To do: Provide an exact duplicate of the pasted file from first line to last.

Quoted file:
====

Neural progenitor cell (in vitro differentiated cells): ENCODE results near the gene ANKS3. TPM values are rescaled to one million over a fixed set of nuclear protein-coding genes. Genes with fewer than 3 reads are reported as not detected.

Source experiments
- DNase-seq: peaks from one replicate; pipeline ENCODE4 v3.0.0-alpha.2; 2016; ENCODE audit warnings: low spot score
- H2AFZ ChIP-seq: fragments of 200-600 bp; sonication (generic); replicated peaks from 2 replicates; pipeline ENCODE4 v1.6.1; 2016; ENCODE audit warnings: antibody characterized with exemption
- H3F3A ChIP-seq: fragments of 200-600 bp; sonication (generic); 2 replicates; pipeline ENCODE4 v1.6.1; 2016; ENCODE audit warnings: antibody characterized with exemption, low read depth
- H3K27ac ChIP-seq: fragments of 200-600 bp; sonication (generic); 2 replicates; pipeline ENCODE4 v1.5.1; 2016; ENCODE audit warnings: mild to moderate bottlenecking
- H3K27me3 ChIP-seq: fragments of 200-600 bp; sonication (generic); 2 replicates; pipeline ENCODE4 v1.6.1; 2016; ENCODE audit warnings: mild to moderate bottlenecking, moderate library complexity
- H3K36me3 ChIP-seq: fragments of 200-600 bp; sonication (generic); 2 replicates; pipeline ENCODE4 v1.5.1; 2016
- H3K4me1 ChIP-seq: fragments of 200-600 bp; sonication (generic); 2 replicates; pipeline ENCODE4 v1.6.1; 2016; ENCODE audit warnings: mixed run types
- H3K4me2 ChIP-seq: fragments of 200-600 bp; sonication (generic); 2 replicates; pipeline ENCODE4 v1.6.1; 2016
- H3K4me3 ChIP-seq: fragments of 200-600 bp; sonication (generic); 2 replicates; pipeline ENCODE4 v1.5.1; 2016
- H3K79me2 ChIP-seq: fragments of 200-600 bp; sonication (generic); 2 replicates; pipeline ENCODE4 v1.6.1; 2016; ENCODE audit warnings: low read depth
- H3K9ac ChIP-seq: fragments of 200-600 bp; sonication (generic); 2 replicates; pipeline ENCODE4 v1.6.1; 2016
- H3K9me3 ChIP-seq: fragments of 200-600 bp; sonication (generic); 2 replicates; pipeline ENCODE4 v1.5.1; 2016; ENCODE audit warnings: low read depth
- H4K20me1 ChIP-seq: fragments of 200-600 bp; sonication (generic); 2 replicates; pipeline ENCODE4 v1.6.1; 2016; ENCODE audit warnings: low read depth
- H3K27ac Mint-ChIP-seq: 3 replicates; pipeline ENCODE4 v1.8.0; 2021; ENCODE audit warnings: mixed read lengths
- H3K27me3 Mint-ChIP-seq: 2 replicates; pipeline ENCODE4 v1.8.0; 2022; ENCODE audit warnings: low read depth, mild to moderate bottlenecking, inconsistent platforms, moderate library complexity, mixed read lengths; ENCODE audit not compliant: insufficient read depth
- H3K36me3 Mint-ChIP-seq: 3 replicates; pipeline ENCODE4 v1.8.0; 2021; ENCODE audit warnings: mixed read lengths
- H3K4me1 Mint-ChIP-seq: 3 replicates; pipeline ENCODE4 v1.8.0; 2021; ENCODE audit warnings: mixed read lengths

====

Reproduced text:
Neural progenitor cell (in vitro differentiated cells): ENCODE results near the gene ANKS3. TPM values are rescaled to one million over a fixed set of nuclear protein-coding genes. Genes with fewer than 3 reads are reported as not detected.

Source experiments
- DNase-seq: peaks from one replicate; pipeline ENCODE4 v3.0.0-alpha.2; 2016; ENCODE audit warnings: low spot score
- H2AFZ ChIP-seq: fragments of 200-600 bp; sonication (generic); replicated peaks from 2 replicates; pipeline ENCODE4 v1.6.1; 2016; ENCODE audit warnings: antibody characterized with exemption
- H3F3A ChIP-seq: fragments of 200-600 bp; sonication (generic); 2 replicates; pipeline ENCODE4 v1.6.1; 2016; ENCODE audit warnings: antibody characterized with exemption, low read depth
- H3K27ac ChIP-seq: fragments of 200-600 bp; sonication (generic); 2 replicates; pipeline ENCODE4 v1.5.1; 2016; ENCODE audit warnings: mild to moderate bottlenecking
- H3K27me3 ChIP-seq: fragments of 200-600 bp; sonication (generic); 2 replicates; pipeline ENCODE4 v1.6.1; 2016; ENCODE audit warnings: mild to moderate bottlenecking, moderate library complexity
- H3K36me3 ChIP-seq: fragments of 200-600 bp; sonication (generic); 2 replicates; pipeline ENCODE4 v1.5.1; 2016
- H3K4me1 ChIP-seq: fragments of 200-600 bp; sonication (generic); 2 replicates; pipeline ENCODE4 v1.6.1; 2016; ENCODE audit warnings: mixed run types
- H3K4me2 ChIP-seq: fragments of 200-600 bp; sonication (generic); 2 replicates; pipeline ENCODE4 v1.6.1; 2016
- H3K4me3 ChIP-seq: fragments of 200-600 bp; sonication (generic); 2 replicates; pipeline ENCODE4 v1.5.1; 2016
- H3K79me2 ChIP-seq: fragments of 200-600 bp; sonication (generic); 2 replicates; pipeline ENCODE4 v1.6.1; 2016; ENCODE audit warnings: low read depth
- H3K9ac ChIP-seq: fragments of 200-600 bp; sonication (generic); 2 replicates; pipeline ENCODE4 v1.6.1; 2016
- H3K9me3 ChIP-seq: fragments of 200-600 bp; sonication (generic); 2 replicates; pipeline ENCODE4 v1.5.1; 2016; ENCODE audit warnings: low read depth
- H4K20me1 ChIP-seq: fragments of 200-600 bp; sonication (generic); 2 replicates; pipeline ENCODE4 v1.6.1; 2016; ENCODE audit warnings: low read depth
- H3K27ac Mint-ChIP-seq: 3 replicates; pipeline ENCODE4 v1.8.0; 2021; ENCODE audit warnings: mixed read lengths
- H3K27me3 Mint-ChIP-seq: 2 replicates; pipeline ENCODE4 v1.8.0; 2022; ENCODE audit warnings: low read depth, mild to moderate bottlenecking, inconsistent platforms, moderate library complexity, mixed read lengths; ENCODE audit not compliant: insufficient read depth
- H3K36me3 Mint-ChIP-seq: 3 replicates; pipeline ENCODE4 v1.8.0; 2021; ENCODE audit warnings: mixed read lengths
- H3K4me1 Mint-ChIP-seq: 3 replicates; pipeline ENCODE4 v1.8.0; 2021; ENCODE audit warnings: mixed read lengths